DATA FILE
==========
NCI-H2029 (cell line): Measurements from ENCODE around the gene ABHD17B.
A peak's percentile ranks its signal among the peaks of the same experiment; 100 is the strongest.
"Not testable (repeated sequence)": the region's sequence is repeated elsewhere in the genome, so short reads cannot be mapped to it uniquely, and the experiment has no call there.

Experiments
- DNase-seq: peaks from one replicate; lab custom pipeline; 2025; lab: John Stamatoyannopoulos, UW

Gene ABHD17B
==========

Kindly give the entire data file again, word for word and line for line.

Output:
NCI-H2029 (cell line): Measurements from ENCODE around the gene ABHD17B.
A peak's percentile ranks its signal among the peaks of the same experiment; 100 is the strongest.
"Not testable (repeated sequence)": the region's sequence is repeated elsewhere in the genome, so short reads cannot be mapped to it uniquely, and the experiment has no call there.

Experiments
- DNase-seq: peaks from one replicate; lab custom pipeline; 2025; lab: John Stamatoyannopoulos, UW

Gene ABHD17B